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Iran issue close to 'critical phase'

Published February 3, 2006

VIENNA, Austria (AP) - Iran threatened to retaliate yesterday in the face of almost certain referral to the U.N. Security Council for its nuclear activities, and the head of the International Atomic Energy Agency said the dispute was "reaching a critical phase."

Jessica Boullion
Iranian President, Mahmoud Ahmadinejad, prays at the grave of the late revolutionary founder, Ayatollah Khomeini in Tehran, Iran, on Tuesday. (AP photo)

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Ahead of a decision by the IAEA's 35-nation board, U.S. and European delegates turned to behind-the-scenes diplomacy to build the broadest possible support for reporting Iran to the council over concerns it is seeking nuclear weapons.

Iran's chief nuclear negotiator, Ali Larijani, in a letter made available to the AP, warned IAEA chief Mohamed ElBaradei that referral would leave Iran no choice but "to suspend all the voluntary measures and extra cooperation" with the IAEA - shorthand for reducing IAEA monitoring to a minimum.

Cuba, Venezuela, Syria and a few other nations at odds with Washington remained opposed to referral. India was said to be leaning toward supporting referral.

Diplomats accredited to the IAEA meeting said backing for Iran had shrunk among the U.N. nuclear watchdog's board since Russia and China swung their support behind referral at an overnight meeting with the United States, France and Britain - the other three permanent council members - that started Monday.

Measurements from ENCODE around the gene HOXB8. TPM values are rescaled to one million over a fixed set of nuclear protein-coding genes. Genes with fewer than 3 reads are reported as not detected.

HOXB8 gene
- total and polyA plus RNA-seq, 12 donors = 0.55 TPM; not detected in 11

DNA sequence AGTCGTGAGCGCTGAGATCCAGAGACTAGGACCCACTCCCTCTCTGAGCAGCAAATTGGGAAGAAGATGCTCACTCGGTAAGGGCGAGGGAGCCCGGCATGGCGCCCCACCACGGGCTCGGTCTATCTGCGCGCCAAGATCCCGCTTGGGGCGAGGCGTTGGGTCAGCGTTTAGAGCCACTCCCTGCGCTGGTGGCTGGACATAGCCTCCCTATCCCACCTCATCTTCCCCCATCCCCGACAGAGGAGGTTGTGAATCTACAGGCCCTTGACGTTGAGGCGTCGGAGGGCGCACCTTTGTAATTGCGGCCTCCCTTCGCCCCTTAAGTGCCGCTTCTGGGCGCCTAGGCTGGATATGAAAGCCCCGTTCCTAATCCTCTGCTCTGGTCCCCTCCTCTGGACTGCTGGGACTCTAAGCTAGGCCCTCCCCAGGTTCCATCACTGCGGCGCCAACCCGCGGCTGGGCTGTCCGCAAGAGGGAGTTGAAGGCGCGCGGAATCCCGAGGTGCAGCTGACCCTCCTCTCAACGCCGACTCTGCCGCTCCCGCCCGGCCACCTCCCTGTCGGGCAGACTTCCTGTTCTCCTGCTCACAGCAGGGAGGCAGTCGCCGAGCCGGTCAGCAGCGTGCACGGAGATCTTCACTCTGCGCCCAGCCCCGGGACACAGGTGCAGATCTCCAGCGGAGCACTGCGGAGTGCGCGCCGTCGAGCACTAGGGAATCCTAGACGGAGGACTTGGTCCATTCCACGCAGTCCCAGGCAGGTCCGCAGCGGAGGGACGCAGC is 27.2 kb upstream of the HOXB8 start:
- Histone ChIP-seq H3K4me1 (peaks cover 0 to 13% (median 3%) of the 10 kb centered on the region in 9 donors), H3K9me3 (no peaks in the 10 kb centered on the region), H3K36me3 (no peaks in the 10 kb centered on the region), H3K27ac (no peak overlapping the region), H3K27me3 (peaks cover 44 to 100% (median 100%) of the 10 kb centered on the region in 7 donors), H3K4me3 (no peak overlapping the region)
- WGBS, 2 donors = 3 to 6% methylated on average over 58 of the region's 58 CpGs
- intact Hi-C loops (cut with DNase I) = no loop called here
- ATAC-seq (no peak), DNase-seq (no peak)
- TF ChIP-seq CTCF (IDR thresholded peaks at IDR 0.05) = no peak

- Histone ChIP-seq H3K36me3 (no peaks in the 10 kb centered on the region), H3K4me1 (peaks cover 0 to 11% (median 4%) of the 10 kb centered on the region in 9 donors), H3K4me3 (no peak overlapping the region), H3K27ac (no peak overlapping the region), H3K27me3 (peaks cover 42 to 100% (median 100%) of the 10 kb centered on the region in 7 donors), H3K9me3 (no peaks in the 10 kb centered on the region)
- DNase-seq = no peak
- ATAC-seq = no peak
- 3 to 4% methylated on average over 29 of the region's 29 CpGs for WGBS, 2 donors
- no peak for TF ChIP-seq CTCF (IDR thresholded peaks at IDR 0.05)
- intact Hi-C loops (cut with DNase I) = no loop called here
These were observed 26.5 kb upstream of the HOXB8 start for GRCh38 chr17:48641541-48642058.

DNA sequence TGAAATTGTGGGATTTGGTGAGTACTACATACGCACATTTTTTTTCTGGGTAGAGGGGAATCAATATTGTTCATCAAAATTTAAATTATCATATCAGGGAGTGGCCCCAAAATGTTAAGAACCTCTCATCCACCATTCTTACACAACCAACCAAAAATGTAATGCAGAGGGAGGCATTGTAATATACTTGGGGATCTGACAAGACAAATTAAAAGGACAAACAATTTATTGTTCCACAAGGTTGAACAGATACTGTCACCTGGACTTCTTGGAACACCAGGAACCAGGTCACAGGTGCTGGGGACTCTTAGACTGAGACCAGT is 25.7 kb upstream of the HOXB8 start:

"There's a solid majority in favor of reporting," Gregory L. Schulte, the chief U.S. delegate to the IAEA, told The Associated Press. "There's even a more solid majority after Monday."

State Department spokesman Sean McCormack the number of nations expected to vote against referral were in the "low to single digits."

Iran remained defiant. Larijani told ElBaradei that his country would severely curtail agency inspections and resume uranium enrichment if reported to the council.

Furthermore, "all the peaceful nuclear activities being under voluntary suspension would be resumed without any restriction," said the letter, suggesting a resumption of work on full-scale uranium enrichment - a possible pathway to nuclear arms.


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